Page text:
Someone had asked for better pictures of my holders for my carving tools, so I thought I would post a few with a bit of an explanation of why these styles work for me…at least for now. I say that because I sometimes change things arrange if something new somes to work better or if I add tools or something else seems to work. First, here is a picture of the end of my shop where I primarily carve. Four drawers under my workbench hold tools that are not frequently used or that I want to...
Today we’ll finish this little guy up. As I’ve carved ornaments, I’ve gotten faster at doing them and I can complete one in an hour or two, depending on how complex it is. I have started saving them up and painting 4-5 at a time, so that I don’t waste as much paint, and that seems to help also. So after we get him all carved, I spend a little bit of time going back over the whole piece and cleaning up the cuts a bit. I try to get all the little fuzzy pieces in the c...
So we left off after we carved the mouth and teeth in the first blog and it looked something like this. It will really start taking shape quickly now, when we start removing massive quantities of wood. First we do the stop cuts on the corners under the brim of the hat and then remove those chips, to make the hair go under the hat. Remove that same chip in the back also, I shape the beard so that it curves to a bit of a curl at the front, and round over any edges. I’m trying to us...
Last night I applied the pattern to the top of this 16×9” stationary box top and got started on the chip carving. This is a fun one, for sure. I created this design after looking many times at a table cloth pattern. I knew that table cloth design could be chip carved so I used the basic layout and created this design to fit the top of this box. Stay tuned for more carving on this box…Martyhttps://www.MyChipCarving.com
Lesson 5: Chip Carving Square #1In this lesson you will apply what you learned in Lesson 4. This first quilt square is made up entirely of three corner chips. Here’s the pattern: Right-click on the image and select “Save Image As” and save it to your hard drive.I hope the pattern size will remain the same so you can transfer it directly to your square.If you need to resize the image, this can be done with a photo editor or in Word after inserting the picture. Practi...
Time to start with some curves – I’ve created a pattern that’s based on an article that Wayne Barton published about designing your own leaf patterns. I did a simple leaf, and just reflected it around the boundary. I put in a tulip pattern in the center, but feel free to fill the center with a design of your own.
I juste want to share with you Jocks my little hand tools collection. It was a gift from a old judge who got the tool box of his great grand father who use to build home in 1875 to 1905. He was from Quebec Canada and he participated in building the great resorts in Banff, Lakelouise and all those places in the Rockies. Most of the tools came from that tool box and some i got from friends and garage sale…...here’s the metal plane part a the my tools and one wooden plane. I will pos...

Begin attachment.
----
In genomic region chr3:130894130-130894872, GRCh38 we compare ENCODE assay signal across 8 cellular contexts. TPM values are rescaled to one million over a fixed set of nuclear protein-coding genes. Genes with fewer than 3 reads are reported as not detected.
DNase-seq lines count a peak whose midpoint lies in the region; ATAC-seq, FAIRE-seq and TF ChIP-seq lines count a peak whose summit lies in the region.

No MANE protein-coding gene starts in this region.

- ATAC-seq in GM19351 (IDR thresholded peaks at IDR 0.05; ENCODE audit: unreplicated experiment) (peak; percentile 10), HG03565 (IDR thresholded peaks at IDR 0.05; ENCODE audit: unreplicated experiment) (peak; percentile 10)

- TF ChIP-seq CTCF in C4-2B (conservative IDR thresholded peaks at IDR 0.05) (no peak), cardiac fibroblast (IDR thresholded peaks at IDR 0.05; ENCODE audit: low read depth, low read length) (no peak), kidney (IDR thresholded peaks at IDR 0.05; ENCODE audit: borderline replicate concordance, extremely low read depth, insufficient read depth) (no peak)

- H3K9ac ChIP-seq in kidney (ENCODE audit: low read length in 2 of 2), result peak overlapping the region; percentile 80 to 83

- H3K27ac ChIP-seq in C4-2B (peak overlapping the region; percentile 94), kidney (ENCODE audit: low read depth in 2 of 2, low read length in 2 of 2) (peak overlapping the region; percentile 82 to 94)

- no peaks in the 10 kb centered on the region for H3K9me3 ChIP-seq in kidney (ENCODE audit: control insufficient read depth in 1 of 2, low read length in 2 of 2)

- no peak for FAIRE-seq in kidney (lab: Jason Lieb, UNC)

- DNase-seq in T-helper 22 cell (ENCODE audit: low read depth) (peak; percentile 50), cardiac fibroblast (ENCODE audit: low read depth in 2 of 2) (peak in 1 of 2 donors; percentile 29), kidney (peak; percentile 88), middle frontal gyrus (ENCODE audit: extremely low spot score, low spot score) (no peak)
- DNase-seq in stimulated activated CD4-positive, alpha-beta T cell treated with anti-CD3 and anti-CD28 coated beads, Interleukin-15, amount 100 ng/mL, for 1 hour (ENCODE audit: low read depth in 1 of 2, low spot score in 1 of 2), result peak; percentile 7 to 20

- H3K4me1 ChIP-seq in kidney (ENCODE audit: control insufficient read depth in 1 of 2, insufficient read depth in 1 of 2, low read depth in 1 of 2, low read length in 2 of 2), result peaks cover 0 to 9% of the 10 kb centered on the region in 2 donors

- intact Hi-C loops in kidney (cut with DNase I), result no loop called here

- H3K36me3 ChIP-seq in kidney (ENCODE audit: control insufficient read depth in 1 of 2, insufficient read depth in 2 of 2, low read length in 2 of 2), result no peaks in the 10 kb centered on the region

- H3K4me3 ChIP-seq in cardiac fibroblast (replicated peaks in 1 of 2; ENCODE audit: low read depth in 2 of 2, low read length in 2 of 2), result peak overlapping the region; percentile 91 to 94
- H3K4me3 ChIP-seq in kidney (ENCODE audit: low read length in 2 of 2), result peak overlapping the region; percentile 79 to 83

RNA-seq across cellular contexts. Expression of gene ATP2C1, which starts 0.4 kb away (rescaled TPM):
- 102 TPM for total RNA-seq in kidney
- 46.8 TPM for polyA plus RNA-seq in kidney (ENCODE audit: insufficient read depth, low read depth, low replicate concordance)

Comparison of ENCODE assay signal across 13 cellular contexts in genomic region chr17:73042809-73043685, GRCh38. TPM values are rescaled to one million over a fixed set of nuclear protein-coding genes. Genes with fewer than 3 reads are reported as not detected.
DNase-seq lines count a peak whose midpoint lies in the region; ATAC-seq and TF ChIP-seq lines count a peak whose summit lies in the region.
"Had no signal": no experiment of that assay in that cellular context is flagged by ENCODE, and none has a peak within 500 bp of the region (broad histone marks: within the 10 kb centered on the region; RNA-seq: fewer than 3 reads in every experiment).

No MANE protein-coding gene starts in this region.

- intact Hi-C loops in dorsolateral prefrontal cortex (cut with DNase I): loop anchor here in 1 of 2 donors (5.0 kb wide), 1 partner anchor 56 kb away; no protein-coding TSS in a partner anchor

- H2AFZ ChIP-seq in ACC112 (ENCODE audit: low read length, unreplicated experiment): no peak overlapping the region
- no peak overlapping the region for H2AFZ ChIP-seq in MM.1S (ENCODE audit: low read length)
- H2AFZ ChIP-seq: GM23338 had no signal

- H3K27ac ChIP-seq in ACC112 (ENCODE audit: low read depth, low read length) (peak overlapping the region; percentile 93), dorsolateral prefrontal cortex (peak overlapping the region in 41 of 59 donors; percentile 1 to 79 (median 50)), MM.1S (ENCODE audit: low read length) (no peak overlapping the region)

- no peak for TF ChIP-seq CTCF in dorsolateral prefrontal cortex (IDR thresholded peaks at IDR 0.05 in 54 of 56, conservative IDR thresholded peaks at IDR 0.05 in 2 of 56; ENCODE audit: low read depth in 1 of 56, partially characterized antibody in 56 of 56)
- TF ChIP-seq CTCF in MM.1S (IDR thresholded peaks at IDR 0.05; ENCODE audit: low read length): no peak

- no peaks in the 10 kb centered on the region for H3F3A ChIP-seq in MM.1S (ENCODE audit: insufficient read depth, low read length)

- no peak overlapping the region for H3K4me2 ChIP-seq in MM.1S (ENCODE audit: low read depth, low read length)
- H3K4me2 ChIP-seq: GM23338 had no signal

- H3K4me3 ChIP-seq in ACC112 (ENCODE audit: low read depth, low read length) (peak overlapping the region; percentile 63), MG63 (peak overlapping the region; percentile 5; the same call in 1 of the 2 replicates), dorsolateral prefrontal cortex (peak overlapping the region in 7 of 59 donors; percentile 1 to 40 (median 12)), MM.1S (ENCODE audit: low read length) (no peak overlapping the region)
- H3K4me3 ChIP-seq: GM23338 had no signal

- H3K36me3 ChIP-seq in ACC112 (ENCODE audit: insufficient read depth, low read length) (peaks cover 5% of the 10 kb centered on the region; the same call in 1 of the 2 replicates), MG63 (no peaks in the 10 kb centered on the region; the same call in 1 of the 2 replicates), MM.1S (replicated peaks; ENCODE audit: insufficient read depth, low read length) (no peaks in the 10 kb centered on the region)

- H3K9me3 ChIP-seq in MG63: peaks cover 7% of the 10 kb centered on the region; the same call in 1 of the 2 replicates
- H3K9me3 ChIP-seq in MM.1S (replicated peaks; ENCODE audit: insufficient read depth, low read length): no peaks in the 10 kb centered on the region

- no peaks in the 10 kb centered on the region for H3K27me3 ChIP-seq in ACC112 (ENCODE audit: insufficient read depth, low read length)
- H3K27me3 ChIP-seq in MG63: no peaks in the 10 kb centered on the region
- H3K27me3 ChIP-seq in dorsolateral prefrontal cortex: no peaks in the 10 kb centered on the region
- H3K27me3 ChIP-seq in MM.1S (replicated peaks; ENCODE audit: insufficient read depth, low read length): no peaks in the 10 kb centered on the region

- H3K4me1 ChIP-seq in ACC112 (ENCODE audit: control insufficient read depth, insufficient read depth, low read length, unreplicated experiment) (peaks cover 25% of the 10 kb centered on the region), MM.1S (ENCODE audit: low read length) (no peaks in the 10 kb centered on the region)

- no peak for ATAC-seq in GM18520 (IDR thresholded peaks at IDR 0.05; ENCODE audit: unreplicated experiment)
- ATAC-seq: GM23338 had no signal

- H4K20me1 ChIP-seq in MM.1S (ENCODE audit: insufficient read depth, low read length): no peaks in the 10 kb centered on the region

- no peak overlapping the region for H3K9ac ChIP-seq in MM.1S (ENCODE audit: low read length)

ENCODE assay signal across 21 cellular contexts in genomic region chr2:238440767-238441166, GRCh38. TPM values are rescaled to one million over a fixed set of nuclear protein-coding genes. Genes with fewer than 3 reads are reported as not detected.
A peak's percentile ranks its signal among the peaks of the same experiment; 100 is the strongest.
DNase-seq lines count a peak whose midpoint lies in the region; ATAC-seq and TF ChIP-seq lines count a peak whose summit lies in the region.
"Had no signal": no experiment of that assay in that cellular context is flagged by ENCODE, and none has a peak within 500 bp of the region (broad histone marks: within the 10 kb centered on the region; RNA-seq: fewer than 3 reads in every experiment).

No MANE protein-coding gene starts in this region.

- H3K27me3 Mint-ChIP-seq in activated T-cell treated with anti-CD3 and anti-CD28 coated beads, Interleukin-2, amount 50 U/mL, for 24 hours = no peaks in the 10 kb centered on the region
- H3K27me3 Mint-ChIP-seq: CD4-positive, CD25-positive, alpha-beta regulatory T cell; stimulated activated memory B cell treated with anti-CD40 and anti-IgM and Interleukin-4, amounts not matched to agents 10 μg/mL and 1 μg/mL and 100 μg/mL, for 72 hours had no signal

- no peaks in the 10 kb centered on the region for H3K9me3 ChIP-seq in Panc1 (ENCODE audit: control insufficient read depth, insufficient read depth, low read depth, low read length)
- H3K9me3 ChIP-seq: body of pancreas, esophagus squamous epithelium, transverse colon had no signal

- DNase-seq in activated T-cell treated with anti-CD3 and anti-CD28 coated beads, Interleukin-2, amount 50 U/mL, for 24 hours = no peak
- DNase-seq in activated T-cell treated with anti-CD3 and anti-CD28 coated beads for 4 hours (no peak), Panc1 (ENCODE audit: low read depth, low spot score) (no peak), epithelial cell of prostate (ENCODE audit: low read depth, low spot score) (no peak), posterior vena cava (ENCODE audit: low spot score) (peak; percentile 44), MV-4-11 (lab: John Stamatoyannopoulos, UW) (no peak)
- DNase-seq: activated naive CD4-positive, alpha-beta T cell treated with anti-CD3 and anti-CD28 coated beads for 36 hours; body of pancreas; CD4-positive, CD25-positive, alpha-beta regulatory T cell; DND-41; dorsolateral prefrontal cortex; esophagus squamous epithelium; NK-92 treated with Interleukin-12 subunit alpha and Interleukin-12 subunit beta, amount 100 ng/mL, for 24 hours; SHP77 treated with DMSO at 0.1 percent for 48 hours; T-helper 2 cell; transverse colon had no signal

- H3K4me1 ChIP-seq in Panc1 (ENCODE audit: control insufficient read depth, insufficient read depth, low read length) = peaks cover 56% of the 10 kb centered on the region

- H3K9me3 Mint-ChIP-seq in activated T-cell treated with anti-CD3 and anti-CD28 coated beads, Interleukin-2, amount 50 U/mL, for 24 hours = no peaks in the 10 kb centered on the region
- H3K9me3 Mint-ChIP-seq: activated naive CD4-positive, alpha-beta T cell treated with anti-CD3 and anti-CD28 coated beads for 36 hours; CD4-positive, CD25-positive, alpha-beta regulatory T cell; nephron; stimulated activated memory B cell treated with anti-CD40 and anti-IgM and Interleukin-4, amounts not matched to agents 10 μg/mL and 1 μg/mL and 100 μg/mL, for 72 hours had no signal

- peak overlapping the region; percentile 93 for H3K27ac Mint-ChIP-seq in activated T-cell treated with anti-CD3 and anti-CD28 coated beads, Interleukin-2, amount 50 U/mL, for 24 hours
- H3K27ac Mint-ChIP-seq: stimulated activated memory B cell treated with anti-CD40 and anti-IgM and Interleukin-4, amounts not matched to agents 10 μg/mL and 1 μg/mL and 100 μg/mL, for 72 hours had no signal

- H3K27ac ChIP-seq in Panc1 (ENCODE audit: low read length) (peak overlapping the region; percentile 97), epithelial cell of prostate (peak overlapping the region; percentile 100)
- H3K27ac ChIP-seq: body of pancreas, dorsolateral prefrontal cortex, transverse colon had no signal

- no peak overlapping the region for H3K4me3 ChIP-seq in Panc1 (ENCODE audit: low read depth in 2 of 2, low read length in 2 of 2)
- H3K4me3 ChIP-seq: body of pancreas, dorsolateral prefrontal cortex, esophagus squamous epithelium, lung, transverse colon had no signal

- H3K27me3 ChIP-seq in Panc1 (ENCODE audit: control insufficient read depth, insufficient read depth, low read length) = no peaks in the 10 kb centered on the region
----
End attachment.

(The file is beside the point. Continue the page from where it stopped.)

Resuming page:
Lesson 4: Pattern Transfer The goal of pattern transfer has got to be to get the pattern on the wood as quickly, easily, and accurately as possible. That should be our goal. In this video I’ll show you three methods for pattern transfer. The first two methods work fine and I used them exclusively for many years. But they are slower, more difficult, and not as accurate as the third method – which is using the Pattern Transfer Tool. I suppose you can tell which method I pre...
Chip carving quilt squares, lesson 1 I have a couple of items to cover before we get started with the first lesson. How many quilt squares should I complete?This is completely up to you! I hope that everyone will be able to complete one square to send to me for our LumberJocks Class Quilt. If you would like to send me more, that would be fantastic. How many quilts will we make?I will assemble as many chip carved quilts as possible depending on how many squares you send me. From the l...
We left off with the mustache and lip sketched in. I use the knife to outline the mustache with a straight-up stop cut and then make angled cuts up to that cut, so that the mustache is higher than the beard. Then use the knife to round over the edges of the mustache. Draw the lower lip in again and then cut out a c-shaped section underneath. Make a deep shallow cut between the mustache and upper part of the lip. A shallow cut makes the mouth look slightly open, while a rounder shape gi...
- My Journey As A Creative Designer - Woodworking and Beyond - 1793 parts
- Extremely Average - 324 parts
- Toy costruction - 115 parts
- A journey into the workshop. - 110 parts
- Workshop Development - 107 parts
- Just for Fun... - 98 parts
- Daily Update - 87 parts
- Woodworking on a Half-Shoestring - 82 parts
- Life as an Amateur Woodworker - 81 parts
- "Hobbit Holes in MyWorld" --by RusticWoodArt - 77 parts
- Sheila Landry (scrollgirl) - 1818 entries
- dbhost - 436 entries
- frank - 417 entries
- degoose - 397 entries
- Ecocandle - 325 entries
- MsDebbieP - 314 entries
- mafe - 313 entries
- Karson - 305 entries
- Martin Sojka - 296 entries
- William - 258 entries
- shipwright - 254 entries
- robscastle - 241 entries
- Dave Rutan - 231 entries
- Betsy - 228 entries
- stefang - 221 entries
- Stevinmarin - 212 entries
- A Slice of Wood Workshop - 210 entries
- Todd A. Clippinger - 207 entries
- Gary Fixler - 204 entries
- Smitty_Cabinetshop - 195 entries